College Basketball’s 12 Most Important Players

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Yesterday, we took a look at the most influential “X-Factors” in college basketball for the 2016-17 season.

Players like Malik Monk, Dillon Brooks and Harry Giles III made that list. 

Today, we’re going to take a look at college basketball’s most important players, the guys who will have the biggest impact on their team, the guys who are a great year away from making their team a contender in their league and a threat in March.

We did the best we could to avoid duplicating players that were x-factors from players that are on the most important list. I do think there is a difference – that’s a different post for a different day – so without further ado, here are the 13 Most Important Players in college basketball. 

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Melo Trimble, Maryland: Trimble and the Terps did not have the season they were hoping to have in 2015-16, meaning that Trimble is the only member of that team’s starting lineup that will be returning to school this year. That wasn’t the plan, but it is good news for Maryland. Trimble is still the talent that completely changed the fortunes of the Maryland program, and this year, it will be his team to lead. He’s an all-american caliber talent, and with a better supporting cast than some realize, the Terps have a chance to make some noise in a wide open Big Ten race this year.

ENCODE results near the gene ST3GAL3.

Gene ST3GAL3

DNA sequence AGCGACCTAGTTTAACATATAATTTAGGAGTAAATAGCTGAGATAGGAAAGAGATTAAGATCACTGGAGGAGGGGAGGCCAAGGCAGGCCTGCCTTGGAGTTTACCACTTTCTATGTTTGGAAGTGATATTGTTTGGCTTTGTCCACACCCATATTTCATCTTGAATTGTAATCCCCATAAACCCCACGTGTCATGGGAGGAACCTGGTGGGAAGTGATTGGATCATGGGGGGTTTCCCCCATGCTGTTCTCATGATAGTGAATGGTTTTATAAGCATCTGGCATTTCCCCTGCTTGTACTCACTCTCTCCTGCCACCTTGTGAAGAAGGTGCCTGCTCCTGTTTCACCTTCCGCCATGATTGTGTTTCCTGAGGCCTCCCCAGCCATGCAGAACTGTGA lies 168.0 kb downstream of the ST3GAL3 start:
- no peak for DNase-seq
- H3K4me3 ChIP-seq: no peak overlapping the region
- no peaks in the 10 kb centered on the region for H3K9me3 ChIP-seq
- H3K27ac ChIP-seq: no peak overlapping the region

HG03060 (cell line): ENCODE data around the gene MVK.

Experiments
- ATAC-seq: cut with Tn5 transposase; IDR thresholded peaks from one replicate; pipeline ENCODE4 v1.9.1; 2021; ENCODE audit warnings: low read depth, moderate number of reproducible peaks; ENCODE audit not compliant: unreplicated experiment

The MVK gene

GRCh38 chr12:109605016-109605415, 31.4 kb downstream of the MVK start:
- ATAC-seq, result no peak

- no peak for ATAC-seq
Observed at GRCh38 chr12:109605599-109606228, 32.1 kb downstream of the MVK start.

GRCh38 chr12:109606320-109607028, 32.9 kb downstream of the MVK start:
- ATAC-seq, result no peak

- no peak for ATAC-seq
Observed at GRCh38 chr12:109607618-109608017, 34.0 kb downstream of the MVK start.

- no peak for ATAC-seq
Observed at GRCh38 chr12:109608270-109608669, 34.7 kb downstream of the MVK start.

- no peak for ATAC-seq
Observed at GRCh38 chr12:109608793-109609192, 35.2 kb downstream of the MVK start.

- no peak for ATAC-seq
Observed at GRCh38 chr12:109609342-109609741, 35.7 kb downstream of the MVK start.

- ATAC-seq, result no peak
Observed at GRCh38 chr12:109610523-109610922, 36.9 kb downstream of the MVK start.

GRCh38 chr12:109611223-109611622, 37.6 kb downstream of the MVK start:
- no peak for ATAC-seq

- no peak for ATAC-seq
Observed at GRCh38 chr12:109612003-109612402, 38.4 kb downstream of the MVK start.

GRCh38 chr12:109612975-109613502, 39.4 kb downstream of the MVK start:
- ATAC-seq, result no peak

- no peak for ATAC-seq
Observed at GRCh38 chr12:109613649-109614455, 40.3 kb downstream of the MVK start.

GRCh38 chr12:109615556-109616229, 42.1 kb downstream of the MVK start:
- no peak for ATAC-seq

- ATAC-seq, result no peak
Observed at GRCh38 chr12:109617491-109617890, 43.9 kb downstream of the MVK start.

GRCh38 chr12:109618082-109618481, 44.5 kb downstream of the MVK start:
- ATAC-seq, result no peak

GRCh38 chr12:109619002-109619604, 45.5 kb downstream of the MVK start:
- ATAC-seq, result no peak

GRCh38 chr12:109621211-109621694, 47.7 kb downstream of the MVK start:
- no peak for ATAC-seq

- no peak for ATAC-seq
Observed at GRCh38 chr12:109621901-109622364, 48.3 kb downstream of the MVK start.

E.C. Matthews, Rhode Island: As a sophomore, when Matthews was healthy, he averaged a team-high 16.8 points on a team-high usage rate of 29.5%. URI went 23-10 and made the NIT. As a junior, when Matthews managed just 10 minutes because of a torn ACL, the Rams went 17-15. Granted, there is a lot more that went into that drop-off that just Matthews missing time – he was far from the only player on the roster that was injured last season – but he was the biggest miss. He’s back now. And he’s healthy. That’s great news for URI, who should contend for the A-10 crown.

Jaron Blossomgame, Clemson: The Tigers have a chance to save Brad Brownell’s job this season if they can get to the NCAA tournament, and they are in a decent position to do so. Clemson brought back a number of pieces and added a couple of impact transfers – namely Elijah Thomas – but the key is Blossomgame. An athletic, 6-foot-7 wing with three point range that averaged 18 points last season is a rare commodity.

CONTENDER SERIES: Duke | Oregon | Kentucky | Kansas | Villanova